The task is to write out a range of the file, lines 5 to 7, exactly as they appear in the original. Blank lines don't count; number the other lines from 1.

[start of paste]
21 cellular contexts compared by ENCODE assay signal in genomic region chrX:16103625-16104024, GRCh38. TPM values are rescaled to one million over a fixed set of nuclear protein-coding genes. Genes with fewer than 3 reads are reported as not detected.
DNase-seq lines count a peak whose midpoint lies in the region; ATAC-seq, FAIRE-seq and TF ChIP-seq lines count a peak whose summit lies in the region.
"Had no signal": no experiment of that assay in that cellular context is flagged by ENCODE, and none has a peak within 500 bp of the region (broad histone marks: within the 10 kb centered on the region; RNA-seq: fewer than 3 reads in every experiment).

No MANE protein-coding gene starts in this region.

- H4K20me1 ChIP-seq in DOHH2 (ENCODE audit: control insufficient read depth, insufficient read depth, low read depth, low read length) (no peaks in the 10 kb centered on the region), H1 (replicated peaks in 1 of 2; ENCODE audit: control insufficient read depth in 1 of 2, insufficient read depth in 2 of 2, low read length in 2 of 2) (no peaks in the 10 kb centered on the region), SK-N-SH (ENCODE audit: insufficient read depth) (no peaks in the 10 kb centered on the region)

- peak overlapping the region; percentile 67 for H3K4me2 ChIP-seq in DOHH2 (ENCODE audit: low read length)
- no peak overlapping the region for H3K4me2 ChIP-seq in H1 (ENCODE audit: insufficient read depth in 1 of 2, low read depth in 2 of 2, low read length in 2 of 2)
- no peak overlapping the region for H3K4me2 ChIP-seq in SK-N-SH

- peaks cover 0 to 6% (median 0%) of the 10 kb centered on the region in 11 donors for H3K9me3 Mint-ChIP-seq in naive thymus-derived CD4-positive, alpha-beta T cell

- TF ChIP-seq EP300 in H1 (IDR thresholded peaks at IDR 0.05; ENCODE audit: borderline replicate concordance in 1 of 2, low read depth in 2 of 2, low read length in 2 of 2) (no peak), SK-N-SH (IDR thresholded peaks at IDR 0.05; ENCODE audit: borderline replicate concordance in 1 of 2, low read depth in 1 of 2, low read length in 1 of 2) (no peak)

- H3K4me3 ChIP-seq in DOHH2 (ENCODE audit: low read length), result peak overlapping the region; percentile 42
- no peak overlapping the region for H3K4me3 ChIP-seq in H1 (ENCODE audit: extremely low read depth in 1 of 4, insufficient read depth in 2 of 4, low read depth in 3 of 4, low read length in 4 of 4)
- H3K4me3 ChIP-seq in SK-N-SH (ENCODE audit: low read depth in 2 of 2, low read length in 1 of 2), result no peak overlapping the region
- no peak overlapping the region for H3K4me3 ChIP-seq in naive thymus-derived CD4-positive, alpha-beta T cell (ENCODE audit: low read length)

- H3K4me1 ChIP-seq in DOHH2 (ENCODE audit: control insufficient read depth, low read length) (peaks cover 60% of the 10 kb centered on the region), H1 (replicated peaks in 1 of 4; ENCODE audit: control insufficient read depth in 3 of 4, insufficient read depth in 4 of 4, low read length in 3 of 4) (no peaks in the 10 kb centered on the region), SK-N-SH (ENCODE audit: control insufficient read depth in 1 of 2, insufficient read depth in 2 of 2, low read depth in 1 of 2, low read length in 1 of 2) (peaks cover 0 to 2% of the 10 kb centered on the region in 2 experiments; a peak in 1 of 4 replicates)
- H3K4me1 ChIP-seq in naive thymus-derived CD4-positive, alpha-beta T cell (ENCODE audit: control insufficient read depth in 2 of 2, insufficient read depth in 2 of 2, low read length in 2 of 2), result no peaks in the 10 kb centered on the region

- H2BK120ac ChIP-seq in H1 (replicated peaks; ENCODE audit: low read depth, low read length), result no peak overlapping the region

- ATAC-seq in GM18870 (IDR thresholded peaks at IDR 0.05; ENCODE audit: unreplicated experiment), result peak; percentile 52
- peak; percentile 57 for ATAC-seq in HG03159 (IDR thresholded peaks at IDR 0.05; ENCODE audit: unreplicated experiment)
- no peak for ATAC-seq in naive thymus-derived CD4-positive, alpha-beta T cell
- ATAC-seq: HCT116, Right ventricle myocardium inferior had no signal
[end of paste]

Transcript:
- H4K20me1 ChIP-seq in DOHH2 (ENCODE audit: control insufficient read depth, insufficient read depth, low read depth, low read length) (no peaks in the 10 kb centered on the region), H1 (replicated peaks in 1 of 2; ENCODE audit: control insufficient read depth in 1 of 2, insufficient read depth in 2 of 2, low read length in 2 of 2) (no peaks in the 10 kb centered on the region), SK-N-SH (ENCODE audit: insufficient read depth) (no peaks in the 10 kb centered on the region)

- peak overlapping the region; percentile 67 for H3K4me2 ChIP-seq in DOHH2 (ENCODE audit: low read length)
- no peak overlapping the region for H3K4me2 ChIP-seq in H1 (ENCODE audit: insufficient read depth in 1 of 2, low read depth in 2 of 2, low read length in 2 of 2)